8. 8. February, 1989 As Peterson considers the contractors priorities, he Monitoring and Reevaluating Strategiesanticipates that the substantive outcome is important toTarco but the relationship outcome is not, Tarcos represen- After implementing their interactive strategy, man-tative has made clear the need for reliable service at the agers should monitor the other partys UK tics. How the olhcrlowest possible price: conversely. Tarco has not responded party acts will signal its strategy. Based on the olher partysto Petersons bids to provide service for more than two years. tactics, executives can (1) determine if their assumptions anilPeterson recognizes, based on Exhibit 2. that Tarco can com- expectations about tbe other partys strategy are accur.iiepete firmly (PI). After assessing both parties priorities using and (2) modify, if needed, their strategies during this .indthe decision tree (see Exhibit 3. Situation 10), he decides he subsequent negotiation episodes. Exhibit 1 provides anshould continue with an interactive strategy of open subor- overview of this process. The arrows linking strategies todination (SI), Such a strategy is more likely to induce Tarcos tactics and the negotiation episode represent how tacticsrepresentative to offer a contract than the trustingly collab- (1) are used to implement a strategy (first arrow). (2) provideorative strategy he has used previously. For example, he is information to each party (second, reversed arrow), iindprepared to subordinate by offering a "winter special" to (3) may affect the choice of alternative strategies during areduce labor costs by 10),,, cutting competitive parts costs by negotiation episode (third arrow).15V.., and providing a new paint job at 50"<, the normal costsor providing a 6-montb deferment on payment, all in addi-tion to paying for ihe trip to the plant. Tactics 3. From Competition (o Collaboration. Petersons More specifically, we view i.ictic • in two ways: (1) .is >analysis of the negotiation with the labor union includes an clusters of specific aclions associated with the inifjkmcnt.t-assessment of the recent history of and level of conflict tionof one strategy or another, and (2) ab actions thot derivebetween the union and tbe company. Previous episodes in their strategic impact from the particular phase of the nego-ihis contract negotiation have led botb the union and Dick- tiation in which they are used. In Exhibit 4. we combine theseerson Machinery to change their priorities. During the first two perspectives to provide executivc^ wilh desaipiions olfew episodes, both parties focused on only substantive out- competitive, collaborative, and subcjrdinativc t.ictits acrosscomes and ignored relationship oulcomes, using firmly various phases of negotiation. We suggest that most negc;)ti,i-competitive strategies. Also, during tbese earlier episodes, tions go through four phases: (1) tbo search for an arena .mdboth sides demands hardened to the point where the union agenda formulation. (2) ihe st.iling of (lem.inds and offers.threatened to strike and management threatened to give no (3) ,1 ndrtowingof diflerences.dnd (4) tin.il b.ugjiriing," Notincreases in wages or benefits. every negotiation will involve all of these phases. R.ithei, Now. however. Peterson believes thdt boih substjn- these phases characterize typic.il negotiations in mixe<l-tive and relationship outcomes are important to Dickerson. motive situations, Henc e, <i spot ific phase may be skipped orThe company wants lo find a way to increase productivity never attained."without giving much of an inc rease in pay and benefits. It Eot example, the search tot,in arcn.i in whic h t i x .nryalso does not want to lose good mechanics or stimulate a out discussions may be unnecessary tor some ongoing nego-strike. Dickersons unilateral strategy under these new con- tiations: however, most negotiations will initially involveditions should be Irustingly collaborative (CI). some Phase 1 interaction aboul the item^ to be discussed. From analyzing the unions position, Peterson realizes During the second ph.ist, both ihc m.ui.iger .ind ifie ollictthat both the substantive and relationship outcomes should party express their preferences anci cst.iblish their ccjinniil-be important to the union. His informal discussions with ments to specific issues and outcomes. The third phase ni.iunion representatives have assured him that both sides are ho skipped.although it usu.illvoccursif the manager and ihrnow concerned about maintaining the relationship. None- othor party are t.ir .ip.irl in iheir prelerontc^s .ind commii-theless, the union riearly wants an increase in pay and hono- ments, Botb sidesm.iy.idd or delete b.irg.iiriirig rieni^or shitlfils even though it also does nol want a strike. In short, the preferences tc^ avoid an impasse. Tho fourth phase corii-union now is likely to trustingly collaborate but could easily pletos the negotiation: Tho manager and tho other p.irushift its priorities and choose to firmly compete. reduce their oltornatives, making joint decisions .ihout (n h As he enters the negotiation strategy session this item until a lindl agreement is reac hed.afternoon. Peterson plans to recommend to the manage-ment negotiation team (he use of a principled c olldborative(C2) strategy (see Exbibit 3. Situation 2). Because of the cur-rent instability in tbe relationship, he does not want to pro-vide the union with .iny opportunity lo exploit a perceivedweakness that a more trustingly collaborative strategy mightcreate. 44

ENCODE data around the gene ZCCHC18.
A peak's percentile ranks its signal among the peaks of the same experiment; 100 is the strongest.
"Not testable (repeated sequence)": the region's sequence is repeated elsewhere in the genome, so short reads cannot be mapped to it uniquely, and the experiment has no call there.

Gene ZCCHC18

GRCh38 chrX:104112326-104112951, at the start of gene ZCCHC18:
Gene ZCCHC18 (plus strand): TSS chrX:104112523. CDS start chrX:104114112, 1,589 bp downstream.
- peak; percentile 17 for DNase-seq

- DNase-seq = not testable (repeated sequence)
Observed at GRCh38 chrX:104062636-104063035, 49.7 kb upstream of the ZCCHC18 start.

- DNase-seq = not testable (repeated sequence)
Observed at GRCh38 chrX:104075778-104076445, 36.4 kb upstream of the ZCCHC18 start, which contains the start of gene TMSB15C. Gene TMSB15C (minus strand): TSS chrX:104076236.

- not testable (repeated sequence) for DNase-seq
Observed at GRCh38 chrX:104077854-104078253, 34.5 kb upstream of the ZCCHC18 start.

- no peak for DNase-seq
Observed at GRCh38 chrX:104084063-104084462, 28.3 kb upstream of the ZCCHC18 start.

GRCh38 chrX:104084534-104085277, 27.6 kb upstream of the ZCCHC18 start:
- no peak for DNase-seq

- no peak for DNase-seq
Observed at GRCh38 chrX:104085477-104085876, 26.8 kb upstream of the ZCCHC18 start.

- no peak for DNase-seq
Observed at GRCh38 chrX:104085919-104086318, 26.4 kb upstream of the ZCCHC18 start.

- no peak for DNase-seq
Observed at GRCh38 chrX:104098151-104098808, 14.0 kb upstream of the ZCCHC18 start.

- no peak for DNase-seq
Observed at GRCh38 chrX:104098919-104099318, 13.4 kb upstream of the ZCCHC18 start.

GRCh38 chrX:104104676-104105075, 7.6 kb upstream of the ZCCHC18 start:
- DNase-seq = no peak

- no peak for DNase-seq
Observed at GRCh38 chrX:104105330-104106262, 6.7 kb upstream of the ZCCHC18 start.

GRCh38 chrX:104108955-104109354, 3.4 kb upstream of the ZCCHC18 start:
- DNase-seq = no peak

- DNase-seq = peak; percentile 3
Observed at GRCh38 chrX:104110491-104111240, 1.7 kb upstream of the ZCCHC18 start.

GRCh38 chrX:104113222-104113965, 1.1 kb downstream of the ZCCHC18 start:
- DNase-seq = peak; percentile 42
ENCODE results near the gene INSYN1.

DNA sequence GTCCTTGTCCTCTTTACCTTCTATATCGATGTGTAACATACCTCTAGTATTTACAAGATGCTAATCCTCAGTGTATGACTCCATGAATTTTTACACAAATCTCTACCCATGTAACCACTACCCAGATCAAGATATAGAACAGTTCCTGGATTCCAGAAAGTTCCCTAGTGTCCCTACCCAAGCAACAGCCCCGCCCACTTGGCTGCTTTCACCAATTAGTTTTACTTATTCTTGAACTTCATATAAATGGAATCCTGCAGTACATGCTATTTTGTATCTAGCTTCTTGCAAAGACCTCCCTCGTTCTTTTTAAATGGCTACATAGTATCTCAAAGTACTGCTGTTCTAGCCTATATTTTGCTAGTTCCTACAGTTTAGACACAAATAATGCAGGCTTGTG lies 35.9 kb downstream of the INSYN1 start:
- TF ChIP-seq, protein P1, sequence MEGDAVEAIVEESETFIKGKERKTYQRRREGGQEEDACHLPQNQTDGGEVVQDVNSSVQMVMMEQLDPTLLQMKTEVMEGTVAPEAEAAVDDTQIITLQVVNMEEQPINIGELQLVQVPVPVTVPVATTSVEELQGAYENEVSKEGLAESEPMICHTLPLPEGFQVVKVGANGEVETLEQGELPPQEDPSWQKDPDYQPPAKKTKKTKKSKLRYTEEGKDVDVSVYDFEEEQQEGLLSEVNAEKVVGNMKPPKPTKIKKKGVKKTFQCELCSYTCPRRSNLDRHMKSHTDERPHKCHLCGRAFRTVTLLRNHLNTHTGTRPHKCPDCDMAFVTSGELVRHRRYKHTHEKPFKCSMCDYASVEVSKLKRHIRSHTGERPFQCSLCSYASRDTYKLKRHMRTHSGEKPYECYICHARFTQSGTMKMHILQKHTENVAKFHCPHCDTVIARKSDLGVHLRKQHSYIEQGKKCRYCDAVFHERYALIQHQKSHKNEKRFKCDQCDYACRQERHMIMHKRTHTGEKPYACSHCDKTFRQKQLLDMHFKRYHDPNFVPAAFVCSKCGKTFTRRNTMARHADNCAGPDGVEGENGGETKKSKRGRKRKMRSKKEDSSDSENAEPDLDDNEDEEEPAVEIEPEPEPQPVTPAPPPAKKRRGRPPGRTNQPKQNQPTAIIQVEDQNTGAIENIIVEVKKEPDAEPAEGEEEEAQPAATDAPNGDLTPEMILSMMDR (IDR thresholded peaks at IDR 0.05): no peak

9. 9. Consider Both Relationships and Substance Vi/hen Negotiating Strategically Exhibit 4 should help managers recognize (1) how Roevaluating Negotiation Strategiesusing certain tacticsduring various phases of a negotiation isessential to implementing their strategy and (2) how the Take, for example, Petersons appointment with the lac tics of the olher party reflect a particular strategic intent. mechanic who had swapped a battery from <i c ompany truck An unanticipated strategy implemented by the other party with his own used battery. Going into the negotiation. Peter- ni.iy indicate that the executive inaccurately assessecj the son decides that his unilateral strategy should be trusting nc^gotiation context or under- or over-estimated the strength collaboration: The mec hanic is highly skilled ^md would beot the other partys priorities. Hence, once the manager hard lo replace, yet the infraction is a serious matter, He alsorecognizes the other partys actual strategy, he or she should antif ipales ihat the employee will be inleiesled primarily inie.issess the negotiation, repeating the process discussed in retaining,igcK)d relationship with Dickersons management.previous sections to check the appropriateness of his or her Hence. Peterson decides to stick with trusting collaborationstrategies. as his interactive strategy (see Exhibit 3. Situation 3). Sometimes, however, the other partys use of an However, during the frrst five minutes ot the meeting.unanticipated strategy does not mean the executives assess- Petersons efforts to discuss returning the battery to thement of the negotiation context was inaccurate. In Exhibit 3. company and removing the infraction from the mechanicssome combinations of the managersand other partys prior- personnel record are repeatedly rebuffed by the employee.ities result in ihe listing of two interactive strategies. Man- Instead, ihe mec h.inic threatens to retire early fmm Die ker-agers should normally use the first (left-hand) strategies in son and collect the benefits (Jue him unless Petersonthese listings. The secondary (right-hand) strategies are sug- tr.msters him. Peterson recognizes that the mechanic isgested as countermoves the executive should use if the employing competitive tactics to set the agenda, whichother party uses a strategy different from the one expected. reflects an interest in substantive outcomes but little c:oncernbut the executive remains convinced that his or her diagno- for relationship outcomes.sis is accurate. Exhibit 4 Using Tactics Across Negotiation Phases Negotiation Phases Negotiation Tactics COMPETITIVE COLLABORATIVE SUBORDINATtVE The Search tor j n Arena Seek lo {ondud negotiations on Seek lo ronduci negoliations on Seek to conduci negotiations on the and A^;onc).i FofmuLition manaKcrs home {ground neutral ground olher parlys ground Demand diMussion (^t managers Elicit the other partys agenda items Elicit the olher parlys agenda ilems agenda ilcms: curtail disruwions of and assert managers items: in< or- and subvert managers items olhcT partys items porale both ContecJe lo the cither partys l^-nofc or cJis( ouni the olher parlys Consider other partys demands and demands and requesis demands and requesls requests Ihe Stating of tnsisi other parly make initial alters Alternate initial offers and cJemands Make initial offers or demands on a .indOtfcfs or demand*; on all ilems on items with other party olher party-feievani items Respond with very low offers or Respond wiih moderate offers or Make high offers or low (Jemands very high demands moderate demands Accept the other partys commit- Commii ioea<h item; exaggerate Incite ate reasons for managers ments lo items; explain managers managers position and distrcdit tomniitment lo item outcomes: commitments other parlyi> probe the other partys reasons N.ir rowing of Diifcronccs Demand ihat olher party make Seek equitable exchange of conces- Concede to ihr oiher [)artys (oncessions: bark up demand sions wiih the other party demands with ihreaK Delete, add, or yickJ items il muUial Delete, add. or yield to any oihcr Delete, add, or yield only on low interesis converge parly-relevant ilem manager-interesl items Honestly assess managers and other Acknowledge ihe other partys Magnify degree ol managers con- parlys c oncessions concessions; downplay managers cessions; downplay olher parlys concessions I ir]<il Se(>k large (ont cssions from tlic Seek equitable exc hange of i one es- Yield to ihe other parlys relevant olhci p.iily sions from ihe other party preferences by accepting low offers Concede only minimally on hij^h Seek rmitually beneficial outcomes and making low demands manager-interest iti-ms when t one ecling or ac < epting < on- LJse concessions on low manager- cessions on items interest items as hargaining c hips 45